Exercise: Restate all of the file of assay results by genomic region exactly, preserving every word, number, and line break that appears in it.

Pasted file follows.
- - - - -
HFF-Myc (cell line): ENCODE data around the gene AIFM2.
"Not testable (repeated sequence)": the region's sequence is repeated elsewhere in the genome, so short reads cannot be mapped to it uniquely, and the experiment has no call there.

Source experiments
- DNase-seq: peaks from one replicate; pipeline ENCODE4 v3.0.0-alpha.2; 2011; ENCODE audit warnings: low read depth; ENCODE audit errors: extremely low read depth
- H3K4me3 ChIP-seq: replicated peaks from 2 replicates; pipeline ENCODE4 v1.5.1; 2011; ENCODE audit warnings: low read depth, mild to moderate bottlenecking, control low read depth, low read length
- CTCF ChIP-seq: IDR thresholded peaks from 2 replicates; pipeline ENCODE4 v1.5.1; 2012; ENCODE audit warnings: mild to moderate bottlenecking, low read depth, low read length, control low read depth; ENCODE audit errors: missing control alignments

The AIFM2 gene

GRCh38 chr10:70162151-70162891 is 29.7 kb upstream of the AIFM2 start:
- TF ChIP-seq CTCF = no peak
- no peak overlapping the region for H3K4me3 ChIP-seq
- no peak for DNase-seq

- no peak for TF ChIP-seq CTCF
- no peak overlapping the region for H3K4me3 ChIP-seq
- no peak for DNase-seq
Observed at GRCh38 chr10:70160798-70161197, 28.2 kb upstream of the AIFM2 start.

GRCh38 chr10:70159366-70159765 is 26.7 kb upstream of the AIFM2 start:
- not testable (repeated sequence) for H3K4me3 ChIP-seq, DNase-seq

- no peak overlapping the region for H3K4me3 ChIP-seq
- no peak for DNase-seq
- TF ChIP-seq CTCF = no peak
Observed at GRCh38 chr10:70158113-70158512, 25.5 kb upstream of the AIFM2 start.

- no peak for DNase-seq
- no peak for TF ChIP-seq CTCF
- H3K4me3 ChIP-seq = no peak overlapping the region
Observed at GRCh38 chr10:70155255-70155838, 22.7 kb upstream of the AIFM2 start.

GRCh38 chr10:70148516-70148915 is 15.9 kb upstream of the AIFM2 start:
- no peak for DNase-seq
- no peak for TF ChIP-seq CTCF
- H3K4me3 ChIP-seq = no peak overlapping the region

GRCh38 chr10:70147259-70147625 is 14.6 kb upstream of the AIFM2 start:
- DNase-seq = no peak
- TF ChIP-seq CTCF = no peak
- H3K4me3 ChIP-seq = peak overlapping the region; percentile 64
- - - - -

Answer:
HFF-Myc (cell line): ENCODE data around the gene AIFM2.
"Not testable (repeated sequence)": the region's sequence is repeated elsewhere in the genome, so short reads cannot be mapped to it uniquely, and the experiment has no call there.

Source experiments
- DNase-seq: peaks from one replicate; pipeline ENCODE4 v3.0.0-alpha.2; 2011; ENCODE audit warnings: low read depth; ENCODE audit errors: extremely low read depth
- H3K4me3 ChIP-seq: replicated peaks from 2 replicates; pipeline ENCODE4 v1.5.1; 2011; ENCODE audit warnings: low read depth, mild to moderate bottlenecking, control low read depth, low read length
- CTCF ChIP-seq: IDR thresholded peaks from 2 replicates; pipeline ENCODE4 v1.5.1; 2012; ENCODE audit warnings: mild to moderate bottlenecking, low read depth, low read length, control low read depth; ENCODE audit errors: missing control alignments

The AIFM2 gene

GRCh38 chr10:70162151-70162891 is 29.7 kb upstream of the AIFM2 start:
- TF ChIP-seq CTCF = no peak
- no peak overlapping the region for H3K4me3 ChIP-seq
- no peak for DNase-seq

- no peak for TF ChIP-seq CTCF
- no peak overlapping the region for H3K4me3 ChIP-seq
- no peak for DNase-seq
Observed at GRCh38 chr10:70160798-70161197, 28.2 kb upstream of the AIFM2 start.

GRCh38 chr10:70159366-70159765 is 26.7 kb upstream of the AIFM2 start:
- not testable (repeated sequence) for H3K4me3 ChIP-seq, DNase-seq

- no peak overlapping the region for H3K4me3 ChIP-seq
- no peak for DNase-seq
- TF ChIP-seq CTCF = no peak
Observed at GRCh38 chr10:70158113-70158512, 25.5 kb upstream of the AIFM2 start.

- no peak for DNase-seq
- no peak for TF ChIP-seq CTCF
- H3K4me3 ChIP-seq = no peak overlapping the region
Observed at GRCh38 chr10:70155255-70155838, 22.7 kb upstream of the AIFM2 start.

GRCh38 chr10:70148516-70148915 is 15.9 kb upstream of the AIFM2 start:
- no peak for DNase-seq
- no peak for TF ChIP-seq CTCF
- H3K4me3 ChIP-seq = no peak overlapping the region

GRCh38 chr10:70147259-70147625 is 14.6 kb upstream of the AIFM2 start:
- DNase-seq = no peak
- TF ChIP-seq CTCF = no peak
- H3K4me3 ChIP-seq = peak overlapping the region; percentile 64